Barack Obama Journeys From "Yes We Can" to the Imperial "I"

Yes, he can? Not by himself.

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By Mary Kate Cary, Thomas Jefferson Street blog

"The Great I Am." That's what Dorothy Walker Bush, the matriarch of the Bush family, used to call it when one of her children used too many "I's" in a sentence. Casting it in biblical terms, she'd tell them, "Nobody likes The Great I Am. Don't be talking about yourself."

As a young boy, George H. W. Bush told her he'd scored three goals in a soccer game. "That's nice, George, but how did the team do?" Later, his parents sent him to Phillips Academy in Andover, Mass., for high school, where the school motto was "Non sibi," Latin for "Not for self." Between his parents and the school, he got the message.

As President Bush #41, he regularly told us in the speechwriting office when prepared remarks had too many "I's." He hated saying things like, "I passed a crime bill that protects victims rights," because he felt that was inconsiderate of all the other people in the White House and Congress who worked on the crime bill. He was uncomfortable with the idea of a presidential library at first— " too much about me, " he reportedly said—and it explains why he's never written his memoirs.

I tell you all this because I've noticed lately that President Obama used to be that way, too. "Yes We Can" was typical of the way he used to speak—his speeches were heavy on words like "we" and "let us" and "together." Like Dorothy Bush, he was more interested in whether the team won than whether he scored a goal.

But lately he's moved from the first person plural to the first person singular. Apparently I'm not the only one who's picked up on it. Stanley Fish blogs in the New York Times that he listened to the president's speech on the GM takeover and actually kept track of how many times Obama used the word "I" (BTW, it was 34 times):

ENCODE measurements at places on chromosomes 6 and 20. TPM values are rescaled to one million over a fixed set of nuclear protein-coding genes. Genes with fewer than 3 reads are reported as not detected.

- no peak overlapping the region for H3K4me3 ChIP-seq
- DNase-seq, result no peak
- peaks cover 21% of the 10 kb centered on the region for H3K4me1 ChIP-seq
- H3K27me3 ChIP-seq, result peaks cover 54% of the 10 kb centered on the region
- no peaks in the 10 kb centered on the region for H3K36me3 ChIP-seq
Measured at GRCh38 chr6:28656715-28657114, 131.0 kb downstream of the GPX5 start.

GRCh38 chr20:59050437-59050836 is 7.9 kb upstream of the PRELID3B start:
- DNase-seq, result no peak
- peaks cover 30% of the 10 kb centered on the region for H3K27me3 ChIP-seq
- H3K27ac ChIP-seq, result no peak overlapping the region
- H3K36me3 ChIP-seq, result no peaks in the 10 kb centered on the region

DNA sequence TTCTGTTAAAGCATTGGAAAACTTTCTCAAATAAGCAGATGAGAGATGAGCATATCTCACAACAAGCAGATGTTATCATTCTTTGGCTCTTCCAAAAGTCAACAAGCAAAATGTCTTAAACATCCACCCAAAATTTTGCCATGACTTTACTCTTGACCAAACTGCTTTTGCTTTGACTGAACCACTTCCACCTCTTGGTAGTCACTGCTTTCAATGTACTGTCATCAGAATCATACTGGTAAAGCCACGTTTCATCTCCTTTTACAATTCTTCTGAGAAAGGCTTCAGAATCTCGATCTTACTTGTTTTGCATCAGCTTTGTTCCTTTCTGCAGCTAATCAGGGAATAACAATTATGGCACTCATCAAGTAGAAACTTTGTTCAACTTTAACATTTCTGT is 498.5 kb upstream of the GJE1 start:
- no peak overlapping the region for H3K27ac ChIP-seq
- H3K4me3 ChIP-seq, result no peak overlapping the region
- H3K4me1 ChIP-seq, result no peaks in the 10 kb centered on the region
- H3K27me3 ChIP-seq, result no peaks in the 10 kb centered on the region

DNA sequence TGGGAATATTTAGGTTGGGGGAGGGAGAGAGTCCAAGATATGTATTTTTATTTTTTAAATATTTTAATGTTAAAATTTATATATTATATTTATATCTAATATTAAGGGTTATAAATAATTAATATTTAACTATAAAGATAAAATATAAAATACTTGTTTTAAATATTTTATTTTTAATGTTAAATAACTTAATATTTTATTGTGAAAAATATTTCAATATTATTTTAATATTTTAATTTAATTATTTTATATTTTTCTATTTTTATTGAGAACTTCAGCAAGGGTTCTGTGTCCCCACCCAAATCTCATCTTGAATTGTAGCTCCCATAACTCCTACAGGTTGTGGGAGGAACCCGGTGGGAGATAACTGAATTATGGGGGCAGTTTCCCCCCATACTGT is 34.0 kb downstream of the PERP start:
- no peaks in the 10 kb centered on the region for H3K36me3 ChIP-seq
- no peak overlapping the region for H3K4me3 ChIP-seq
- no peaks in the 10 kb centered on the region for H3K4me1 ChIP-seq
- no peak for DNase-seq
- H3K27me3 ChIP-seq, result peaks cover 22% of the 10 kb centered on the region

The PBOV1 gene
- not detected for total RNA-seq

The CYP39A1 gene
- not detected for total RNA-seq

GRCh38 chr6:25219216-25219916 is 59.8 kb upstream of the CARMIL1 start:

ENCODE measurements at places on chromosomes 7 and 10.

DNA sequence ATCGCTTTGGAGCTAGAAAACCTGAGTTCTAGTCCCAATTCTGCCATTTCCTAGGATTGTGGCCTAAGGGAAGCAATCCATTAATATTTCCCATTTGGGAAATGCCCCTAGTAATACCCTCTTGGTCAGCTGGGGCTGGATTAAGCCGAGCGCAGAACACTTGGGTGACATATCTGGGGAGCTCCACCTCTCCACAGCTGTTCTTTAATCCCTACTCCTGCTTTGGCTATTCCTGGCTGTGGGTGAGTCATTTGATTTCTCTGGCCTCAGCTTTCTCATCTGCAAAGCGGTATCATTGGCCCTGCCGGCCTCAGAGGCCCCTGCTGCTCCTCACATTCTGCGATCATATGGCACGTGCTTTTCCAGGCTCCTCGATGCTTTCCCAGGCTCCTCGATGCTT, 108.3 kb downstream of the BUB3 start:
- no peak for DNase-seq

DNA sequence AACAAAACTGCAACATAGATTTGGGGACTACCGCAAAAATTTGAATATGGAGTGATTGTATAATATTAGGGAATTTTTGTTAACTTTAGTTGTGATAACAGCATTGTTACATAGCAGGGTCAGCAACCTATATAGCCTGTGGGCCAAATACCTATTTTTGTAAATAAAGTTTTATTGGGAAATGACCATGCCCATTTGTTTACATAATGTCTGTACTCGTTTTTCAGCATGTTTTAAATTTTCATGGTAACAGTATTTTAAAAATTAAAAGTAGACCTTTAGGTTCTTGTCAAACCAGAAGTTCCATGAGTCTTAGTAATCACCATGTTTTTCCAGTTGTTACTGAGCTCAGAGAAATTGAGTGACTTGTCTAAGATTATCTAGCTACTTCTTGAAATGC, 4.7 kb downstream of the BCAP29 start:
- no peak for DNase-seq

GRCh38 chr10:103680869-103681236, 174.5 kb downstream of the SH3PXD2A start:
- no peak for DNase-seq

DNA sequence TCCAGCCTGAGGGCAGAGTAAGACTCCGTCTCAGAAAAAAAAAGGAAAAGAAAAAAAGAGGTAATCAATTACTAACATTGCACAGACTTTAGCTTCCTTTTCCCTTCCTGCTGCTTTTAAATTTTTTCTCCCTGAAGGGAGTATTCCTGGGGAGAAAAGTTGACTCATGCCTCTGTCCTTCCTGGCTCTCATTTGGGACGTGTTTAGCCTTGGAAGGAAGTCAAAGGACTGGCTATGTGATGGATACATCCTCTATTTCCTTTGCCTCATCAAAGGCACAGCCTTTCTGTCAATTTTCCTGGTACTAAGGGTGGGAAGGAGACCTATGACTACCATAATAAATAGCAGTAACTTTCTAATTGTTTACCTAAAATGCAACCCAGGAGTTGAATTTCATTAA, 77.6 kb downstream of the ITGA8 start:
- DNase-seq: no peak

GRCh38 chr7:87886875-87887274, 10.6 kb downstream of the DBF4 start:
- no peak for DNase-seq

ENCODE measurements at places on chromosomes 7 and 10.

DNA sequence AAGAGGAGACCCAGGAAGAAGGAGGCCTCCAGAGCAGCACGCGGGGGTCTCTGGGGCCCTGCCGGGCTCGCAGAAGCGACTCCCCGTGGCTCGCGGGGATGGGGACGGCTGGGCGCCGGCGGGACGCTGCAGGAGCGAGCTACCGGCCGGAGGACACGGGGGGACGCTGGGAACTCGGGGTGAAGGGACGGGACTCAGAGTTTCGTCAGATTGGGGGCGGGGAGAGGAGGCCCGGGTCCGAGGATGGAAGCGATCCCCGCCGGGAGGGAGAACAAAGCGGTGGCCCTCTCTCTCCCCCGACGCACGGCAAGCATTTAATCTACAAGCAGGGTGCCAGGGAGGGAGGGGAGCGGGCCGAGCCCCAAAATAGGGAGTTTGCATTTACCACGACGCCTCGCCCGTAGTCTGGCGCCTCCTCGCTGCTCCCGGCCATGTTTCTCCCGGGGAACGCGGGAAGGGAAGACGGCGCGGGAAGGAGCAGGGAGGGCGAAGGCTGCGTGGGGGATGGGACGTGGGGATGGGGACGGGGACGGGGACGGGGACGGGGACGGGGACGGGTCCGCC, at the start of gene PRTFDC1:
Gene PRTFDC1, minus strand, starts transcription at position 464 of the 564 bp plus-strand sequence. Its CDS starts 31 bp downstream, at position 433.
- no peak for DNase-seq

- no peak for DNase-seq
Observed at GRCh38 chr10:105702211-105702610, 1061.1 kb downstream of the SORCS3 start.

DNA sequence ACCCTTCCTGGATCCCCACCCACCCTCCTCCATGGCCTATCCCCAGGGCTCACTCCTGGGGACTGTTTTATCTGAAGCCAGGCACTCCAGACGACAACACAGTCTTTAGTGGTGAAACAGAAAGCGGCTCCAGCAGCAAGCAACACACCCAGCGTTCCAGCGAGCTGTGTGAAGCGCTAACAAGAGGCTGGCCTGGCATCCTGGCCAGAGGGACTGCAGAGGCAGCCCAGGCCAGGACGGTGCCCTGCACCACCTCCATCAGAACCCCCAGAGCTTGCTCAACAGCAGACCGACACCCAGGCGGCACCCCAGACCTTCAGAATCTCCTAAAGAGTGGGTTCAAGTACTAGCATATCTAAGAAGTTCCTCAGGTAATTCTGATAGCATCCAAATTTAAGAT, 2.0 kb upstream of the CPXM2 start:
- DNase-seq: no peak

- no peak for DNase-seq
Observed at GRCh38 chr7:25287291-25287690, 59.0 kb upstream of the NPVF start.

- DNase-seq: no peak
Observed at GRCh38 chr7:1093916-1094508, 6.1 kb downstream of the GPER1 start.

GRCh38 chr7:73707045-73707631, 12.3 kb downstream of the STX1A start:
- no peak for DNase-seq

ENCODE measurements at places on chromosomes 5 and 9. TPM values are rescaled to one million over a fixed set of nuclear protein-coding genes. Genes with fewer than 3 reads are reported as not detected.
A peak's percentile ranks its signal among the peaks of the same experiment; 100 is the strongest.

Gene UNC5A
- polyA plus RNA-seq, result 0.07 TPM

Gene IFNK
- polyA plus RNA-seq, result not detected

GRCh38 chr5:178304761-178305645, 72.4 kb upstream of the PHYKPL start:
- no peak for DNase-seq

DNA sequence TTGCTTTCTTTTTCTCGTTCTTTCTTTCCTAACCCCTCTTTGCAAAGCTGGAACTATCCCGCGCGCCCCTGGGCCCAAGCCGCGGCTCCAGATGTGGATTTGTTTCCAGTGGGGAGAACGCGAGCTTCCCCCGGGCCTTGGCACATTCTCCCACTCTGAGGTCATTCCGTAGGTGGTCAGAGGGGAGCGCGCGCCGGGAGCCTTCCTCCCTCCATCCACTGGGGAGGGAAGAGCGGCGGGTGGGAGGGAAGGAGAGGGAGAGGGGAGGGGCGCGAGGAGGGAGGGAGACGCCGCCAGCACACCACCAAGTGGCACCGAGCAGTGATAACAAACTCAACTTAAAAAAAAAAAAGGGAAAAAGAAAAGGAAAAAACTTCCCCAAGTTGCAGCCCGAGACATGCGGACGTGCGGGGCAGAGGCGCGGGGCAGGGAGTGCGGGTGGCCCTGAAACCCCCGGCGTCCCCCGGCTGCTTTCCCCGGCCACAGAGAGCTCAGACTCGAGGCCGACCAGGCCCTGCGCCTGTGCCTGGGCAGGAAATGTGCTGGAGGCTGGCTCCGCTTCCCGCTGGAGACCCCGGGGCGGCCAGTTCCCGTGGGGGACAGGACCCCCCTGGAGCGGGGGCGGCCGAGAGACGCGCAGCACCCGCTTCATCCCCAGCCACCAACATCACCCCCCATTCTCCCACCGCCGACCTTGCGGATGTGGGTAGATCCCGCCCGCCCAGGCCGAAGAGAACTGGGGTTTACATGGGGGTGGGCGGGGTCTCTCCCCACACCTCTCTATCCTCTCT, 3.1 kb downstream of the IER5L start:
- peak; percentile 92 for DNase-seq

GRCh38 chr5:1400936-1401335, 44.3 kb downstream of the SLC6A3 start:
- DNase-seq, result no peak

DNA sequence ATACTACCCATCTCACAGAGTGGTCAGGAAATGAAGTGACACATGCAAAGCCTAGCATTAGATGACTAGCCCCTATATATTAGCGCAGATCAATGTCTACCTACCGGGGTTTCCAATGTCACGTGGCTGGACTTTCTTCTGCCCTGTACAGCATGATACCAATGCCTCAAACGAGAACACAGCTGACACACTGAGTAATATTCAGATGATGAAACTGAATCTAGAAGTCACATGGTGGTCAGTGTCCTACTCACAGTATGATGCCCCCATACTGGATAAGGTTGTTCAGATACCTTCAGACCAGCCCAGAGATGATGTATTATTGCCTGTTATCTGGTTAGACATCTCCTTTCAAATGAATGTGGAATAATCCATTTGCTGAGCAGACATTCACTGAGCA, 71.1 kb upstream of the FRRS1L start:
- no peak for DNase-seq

I heard the full emergence of a note that had been sounded only occasionally in the two-plus years since the announcement of his candidacy. It was the note of imperial possession, the accents and cadences of a man supremely aware of his authority and more than comfortable with its exercise.

George Will's column earlier this week points out that the president has become "inordinately fond of the first-person singular pronoun," as evidenced in the GM takeover speech. Terence Jeffrey of CSN wrote a similar piece about the same speech titled "I, Barack," talking about the economic implications of the switch from "we" to "I" and pointing out this paragraph as an example:

"From the beginning, I made it clear that I would not put any more tax dollars on the line if it meant perpetuating the bad business decisions that had led these companies to seek help in the first place," he said. "I refused to let these companies become permanent wards of the state, kept afloat on an endless supply of taxpayer money. In other words, I refused to kick the can down the road."

Is this a sign of the president taking possession of not only GM but of the entire mantle of government, or is this the beginning of the end of any humility on his part? Or is it both? For a guy who supposedly admires President Bush #41, he could learn a thing or two about avoiding The Great I Am.

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Corrected on : Corrected on 06/10/09: This article has been corrected from an earlier version.